Women’s History Month Taps AU’s ‘HerStory’
Women’s History Month has just wrapped up, closing the book on perhaps the most packed calendar of events for the month in AU history.
Kerry Diekmann, coordinator for women’s & gender programming in AU’s Center for Diversity & Inclusion, helped organize and oversee the month’s happenings. She believes it was a campus-wide effort that made programming for the month such a success.
“I was extremely impressed by the number of individuals from various offices and organizations across the university that wanted to participate and have programs,” she says. “It’s been overwhelming and incredible to see the energy and excitement behind Women’s History Month.”
Under the theme “HerStory Inspires,” AU departed from the National Women’s History Month’s theme of celebrating women in the fields of science, technology, engineering, and mathematics (STEM). For Women’s Initiative director of women’s empowerment Crystal Shatzer Espie, this switch in themes allowed for a broader look at celebrating and recognizing women.
“It was a way to capture that without making it solely about STEM. It was also a way to highlight women and the roles that they play…really empowering women through the different events that we’re holding,” she says. “So, HerStory is more of a way to zero-in on just women and the roles women have played throughout history, the future, and currently.”
The month’s official calendar featured 31 events, ranging from an off-campus 100th anniversary march for women’s suffrage to forums and a women in leadership symposium sponsored by Alpha Kappa Alpha sorority. Students even attended a film and panel discussion sponsored by the White House.
Events continue into April, as AU will host a DC Commission for Women town hall April 16th on how the city and its citizens can help address women’s issues. Shatzer Espie, a senior in the College of Arts & Sciences and School of Public Affairs, is the only student on the commission.
“It’s fantastic that we had so many events,” she says. “We weren’t even able to put descriptions on the calendar because of how many events there were. Back in the 70s, [AU] had a Women’s History Week. It was only like five events. It’s great to see how far AU has come and evolved to support women on campus.”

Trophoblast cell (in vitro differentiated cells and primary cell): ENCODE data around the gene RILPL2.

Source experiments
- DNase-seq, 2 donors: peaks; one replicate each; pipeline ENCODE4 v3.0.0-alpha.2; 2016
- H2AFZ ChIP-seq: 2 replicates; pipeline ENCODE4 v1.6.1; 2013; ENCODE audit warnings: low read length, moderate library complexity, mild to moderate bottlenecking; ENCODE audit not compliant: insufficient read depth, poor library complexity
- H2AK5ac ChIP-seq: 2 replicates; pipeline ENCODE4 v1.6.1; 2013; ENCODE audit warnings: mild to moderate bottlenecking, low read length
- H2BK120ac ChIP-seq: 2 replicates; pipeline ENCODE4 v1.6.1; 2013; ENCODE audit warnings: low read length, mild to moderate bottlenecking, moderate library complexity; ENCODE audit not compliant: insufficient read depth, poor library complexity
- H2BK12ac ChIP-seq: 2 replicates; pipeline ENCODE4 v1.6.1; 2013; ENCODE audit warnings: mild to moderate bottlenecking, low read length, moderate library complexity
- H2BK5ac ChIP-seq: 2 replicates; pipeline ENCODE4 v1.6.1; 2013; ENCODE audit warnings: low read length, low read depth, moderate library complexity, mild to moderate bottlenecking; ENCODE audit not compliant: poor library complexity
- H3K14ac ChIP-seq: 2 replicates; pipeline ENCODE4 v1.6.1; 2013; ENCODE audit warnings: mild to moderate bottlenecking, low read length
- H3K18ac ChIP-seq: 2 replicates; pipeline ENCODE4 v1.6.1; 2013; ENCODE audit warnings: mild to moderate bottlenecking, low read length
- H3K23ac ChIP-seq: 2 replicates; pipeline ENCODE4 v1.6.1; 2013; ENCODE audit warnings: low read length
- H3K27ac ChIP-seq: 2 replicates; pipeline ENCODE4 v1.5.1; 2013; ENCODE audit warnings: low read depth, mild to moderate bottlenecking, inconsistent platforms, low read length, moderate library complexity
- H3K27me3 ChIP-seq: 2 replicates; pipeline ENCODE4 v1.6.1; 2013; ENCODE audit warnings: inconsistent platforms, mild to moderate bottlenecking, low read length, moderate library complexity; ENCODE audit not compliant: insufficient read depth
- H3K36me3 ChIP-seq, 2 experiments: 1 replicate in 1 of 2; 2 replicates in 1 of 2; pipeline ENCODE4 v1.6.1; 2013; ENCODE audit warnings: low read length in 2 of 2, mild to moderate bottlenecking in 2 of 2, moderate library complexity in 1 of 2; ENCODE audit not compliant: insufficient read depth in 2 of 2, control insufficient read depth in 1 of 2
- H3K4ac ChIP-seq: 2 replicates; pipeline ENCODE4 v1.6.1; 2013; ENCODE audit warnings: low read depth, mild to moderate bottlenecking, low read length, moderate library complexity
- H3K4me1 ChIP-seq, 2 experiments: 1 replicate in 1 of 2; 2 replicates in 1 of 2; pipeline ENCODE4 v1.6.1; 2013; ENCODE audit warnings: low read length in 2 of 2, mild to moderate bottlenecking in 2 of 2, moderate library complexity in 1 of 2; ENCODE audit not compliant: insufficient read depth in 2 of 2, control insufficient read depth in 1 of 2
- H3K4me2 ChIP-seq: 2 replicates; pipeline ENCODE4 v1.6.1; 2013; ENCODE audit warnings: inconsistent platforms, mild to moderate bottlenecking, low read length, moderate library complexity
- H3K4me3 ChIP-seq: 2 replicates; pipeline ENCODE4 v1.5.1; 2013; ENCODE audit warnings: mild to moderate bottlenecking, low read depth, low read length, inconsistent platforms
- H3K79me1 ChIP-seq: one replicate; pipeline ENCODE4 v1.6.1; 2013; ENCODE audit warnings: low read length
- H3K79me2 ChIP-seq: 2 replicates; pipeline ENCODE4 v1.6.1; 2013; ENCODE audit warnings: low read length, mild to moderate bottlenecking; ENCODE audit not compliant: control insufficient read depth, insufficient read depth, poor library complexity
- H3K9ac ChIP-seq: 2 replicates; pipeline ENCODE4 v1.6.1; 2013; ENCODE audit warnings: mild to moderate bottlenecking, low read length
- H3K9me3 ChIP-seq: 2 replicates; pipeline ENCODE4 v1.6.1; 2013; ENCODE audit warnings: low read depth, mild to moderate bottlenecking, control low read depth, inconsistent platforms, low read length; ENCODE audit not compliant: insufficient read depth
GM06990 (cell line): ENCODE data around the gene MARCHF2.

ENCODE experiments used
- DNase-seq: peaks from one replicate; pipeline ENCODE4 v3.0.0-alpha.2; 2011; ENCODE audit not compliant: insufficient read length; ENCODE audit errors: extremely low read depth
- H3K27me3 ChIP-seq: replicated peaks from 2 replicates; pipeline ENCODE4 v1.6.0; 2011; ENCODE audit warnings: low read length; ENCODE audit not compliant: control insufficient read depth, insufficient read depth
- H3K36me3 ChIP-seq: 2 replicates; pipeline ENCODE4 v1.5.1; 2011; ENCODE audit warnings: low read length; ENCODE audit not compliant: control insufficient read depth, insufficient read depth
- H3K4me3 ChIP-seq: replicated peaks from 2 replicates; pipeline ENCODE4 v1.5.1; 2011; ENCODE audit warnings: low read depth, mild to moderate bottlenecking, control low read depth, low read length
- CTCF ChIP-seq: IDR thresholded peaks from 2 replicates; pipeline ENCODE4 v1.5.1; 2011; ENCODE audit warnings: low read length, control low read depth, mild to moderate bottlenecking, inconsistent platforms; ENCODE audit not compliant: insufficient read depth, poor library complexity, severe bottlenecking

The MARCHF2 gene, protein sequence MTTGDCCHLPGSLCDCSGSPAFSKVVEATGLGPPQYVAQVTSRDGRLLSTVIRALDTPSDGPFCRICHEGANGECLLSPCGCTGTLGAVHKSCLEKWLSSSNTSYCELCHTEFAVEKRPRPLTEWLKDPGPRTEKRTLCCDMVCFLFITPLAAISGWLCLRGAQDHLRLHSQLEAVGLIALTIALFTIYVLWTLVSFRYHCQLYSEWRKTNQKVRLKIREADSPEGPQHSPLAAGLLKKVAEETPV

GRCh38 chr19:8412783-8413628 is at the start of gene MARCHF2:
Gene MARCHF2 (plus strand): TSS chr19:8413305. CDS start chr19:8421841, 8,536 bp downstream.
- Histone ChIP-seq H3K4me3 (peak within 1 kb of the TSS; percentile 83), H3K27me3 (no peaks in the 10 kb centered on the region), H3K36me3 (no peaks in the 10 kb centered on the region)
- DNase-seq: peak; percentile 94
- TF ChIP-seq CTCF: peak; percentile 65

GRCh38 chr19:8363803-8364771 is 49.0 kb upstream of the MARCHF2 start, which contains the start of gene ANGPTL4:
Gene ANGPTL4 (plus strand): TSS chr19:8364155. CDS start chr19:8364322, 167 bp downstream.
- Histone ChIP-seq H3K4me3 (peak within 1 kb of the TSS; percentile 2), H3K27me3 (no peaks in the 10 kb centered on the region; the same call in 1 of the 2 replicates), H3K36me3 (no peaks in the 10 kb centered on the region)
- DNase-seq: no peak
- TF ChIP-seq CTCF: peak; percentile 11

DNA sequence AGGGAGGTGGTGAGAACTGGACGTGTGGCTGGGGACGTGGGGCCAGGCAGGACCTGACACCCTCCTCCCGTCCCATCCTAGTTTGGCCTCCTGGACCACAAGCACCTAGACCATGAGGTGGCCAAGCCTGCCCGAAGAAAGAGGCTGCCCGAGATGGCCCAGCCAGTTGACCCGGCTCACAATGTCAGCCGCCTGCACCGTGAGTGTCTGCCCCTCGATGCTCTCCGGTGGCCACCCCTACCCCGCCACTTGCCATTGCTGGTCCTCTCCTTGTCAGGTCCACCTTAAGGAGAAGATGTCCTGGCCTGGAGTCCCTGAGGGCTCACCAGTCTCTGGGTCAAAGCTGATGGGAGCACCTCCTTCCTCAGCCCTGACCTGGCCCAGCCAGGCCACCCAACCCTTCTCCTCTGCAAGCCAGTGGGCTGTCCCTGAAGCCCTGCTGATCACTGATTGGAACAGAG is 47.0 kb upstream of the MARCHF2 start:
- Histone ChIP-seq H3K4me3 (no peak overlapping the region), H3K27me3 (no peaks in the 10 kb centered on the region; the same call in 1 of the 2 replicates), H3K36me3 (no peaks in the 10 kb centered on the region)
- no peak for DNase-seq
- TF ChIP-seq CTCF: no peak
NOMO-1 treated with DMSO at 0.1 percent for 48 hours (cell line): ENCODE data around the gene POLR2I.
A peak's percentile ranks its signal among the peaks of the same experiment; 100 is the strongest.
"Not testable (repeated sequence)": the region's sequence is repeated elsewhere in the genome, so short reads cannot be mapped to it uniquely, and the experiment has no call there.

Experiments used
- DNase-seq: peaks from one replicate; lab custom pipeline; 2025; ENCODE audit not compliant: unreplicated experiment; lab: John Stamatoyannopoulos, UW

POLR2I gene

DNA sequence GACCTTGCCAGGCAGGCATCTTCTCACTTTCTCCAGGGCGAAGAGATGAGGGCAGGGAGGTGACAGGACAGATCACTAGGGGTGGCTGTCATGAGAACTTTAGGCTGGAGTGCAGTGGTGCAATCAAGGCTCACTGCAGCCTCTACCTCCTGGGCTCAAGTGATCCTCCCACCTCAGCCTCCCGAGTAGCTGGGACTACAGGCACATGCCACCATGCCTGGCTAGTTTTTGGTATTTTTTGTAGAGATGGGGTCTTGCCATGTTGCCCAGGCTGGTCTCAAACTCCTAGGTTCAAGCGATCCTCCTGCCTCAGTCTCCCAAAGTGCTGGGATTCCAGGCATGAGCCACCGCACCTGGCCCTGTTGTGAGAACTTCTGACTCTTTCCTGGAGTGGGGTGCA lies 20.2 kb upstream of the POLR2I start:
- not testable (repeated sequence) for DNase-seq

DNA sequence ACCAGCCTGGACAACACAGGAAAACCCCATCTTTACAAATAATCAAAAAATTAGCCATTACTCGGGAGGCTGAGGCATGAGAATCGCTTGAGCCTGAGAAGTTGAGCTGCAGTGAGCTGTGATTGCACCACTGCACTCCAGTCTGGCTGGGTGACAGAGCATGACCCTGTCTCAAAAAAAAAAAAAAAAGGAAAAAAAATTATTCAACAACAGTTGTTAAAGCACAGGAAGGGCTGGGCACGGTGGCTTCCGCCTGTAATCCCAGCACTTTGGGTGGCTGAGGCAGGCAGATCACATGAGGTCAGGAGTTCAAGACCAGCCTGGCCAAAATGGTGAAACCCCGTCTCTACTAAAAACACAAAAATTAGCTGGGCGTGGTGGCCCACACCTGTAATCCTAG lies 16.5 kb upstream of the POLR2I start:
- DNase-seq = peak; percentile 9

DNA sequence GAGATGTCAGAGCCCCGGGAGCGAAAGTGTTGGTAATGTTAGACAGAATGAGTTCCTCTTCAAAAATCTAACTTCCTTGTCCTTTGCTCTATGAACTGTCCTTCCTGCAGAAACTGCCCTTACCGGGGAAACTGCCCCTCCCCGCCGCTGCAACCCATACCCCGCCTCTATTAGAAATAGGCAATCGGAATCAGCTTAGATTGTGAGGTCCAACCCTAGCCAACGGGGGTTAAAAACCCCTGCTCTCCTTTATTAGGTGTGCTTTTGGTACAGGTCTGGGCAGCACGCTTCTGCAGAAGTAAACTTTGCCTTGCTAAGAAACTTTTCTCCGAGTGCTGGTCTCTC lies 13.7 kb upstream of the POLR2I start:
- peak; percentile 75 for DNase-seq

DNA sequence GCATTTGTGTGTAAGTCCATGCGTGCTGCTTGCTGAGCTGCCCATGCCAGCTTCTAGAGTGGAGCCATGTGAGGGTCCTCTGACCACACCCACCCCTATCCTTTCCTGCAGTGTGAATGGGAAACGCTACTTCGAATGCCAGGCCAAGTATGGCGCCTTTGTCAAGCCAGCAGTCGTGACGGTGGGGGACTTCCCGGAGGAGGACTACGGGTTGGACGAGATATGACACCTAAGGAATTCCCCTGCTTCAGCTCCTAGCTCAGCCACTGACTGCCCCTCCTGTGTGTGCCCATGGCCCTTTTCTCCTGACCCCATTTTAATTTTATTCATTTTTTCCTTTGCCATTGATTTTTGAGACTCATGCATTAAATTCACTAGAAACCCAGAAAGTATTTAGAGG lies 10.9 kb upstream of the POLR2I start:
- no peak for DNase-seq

GET INVOLVED: Attend the DC Commission for Women town hall.
Hannah Sydnor-Greenberg is a junior women, gender & sexuality studies major and director of Women’s Initiative (WI), a department within AU’s Student Government. She says that, aside from encouraging student turnout and participation, she thinks having CDI’s Diekmann on campus for this year’s celebrations has made all the difference.
As of last fall, Diekmann’s position – along with CDI – is brand new.
“Having her being accessible to students and really reaching out has been amazing because, without her, this wouldn’t have happened,” Sydnor-Greenberg says. “She’s just a good support system with the rest of CDI. Having someone whose focus is women and gender equity is crucial to doing programming like this and having support for student advocacy. She’s great.”
In coordination with WI’s Women’s History at American University event, Diekmann and Shatzer Espie both combed the university archives for word on celebrations past as well as important female figures that helped build AU into the institution it is today.
“With the law school, two women actually founded it. Of the founding trustees of AU, three of them were women,” Diekmann explains. “Women were among the first students on campus…We have a really cool history of how women helped start things here at AU.”
LEARN MORE: Alice Paul and the 1913 Woman Suffrage Parade.
Both Sydnor-Greenberg and Shatzer Espie count themselves as founding, executive members of the women, gender & sexuality program’s new honor society Iota Iota Iota – something that puts them in AU’s history alongside law school founder Alice Paul and SPA’s first dean, Cathryn Seckler-Hudson. With this history in mind and AU’s location in the nation’s capital, Sydnor-Greenberg is quick to note the significance of Women’s History Month here.
It’s something that will keep the month growing with each passing year and every group of increasingly engaged students.
“With AU being such a political campus, Women’s History Month helps draw out the political aspect of what women can do and what women can accomplish,” she says. “It’s important to draw attention to where we’ve come from, what we’re doing, and what we can do in the future.”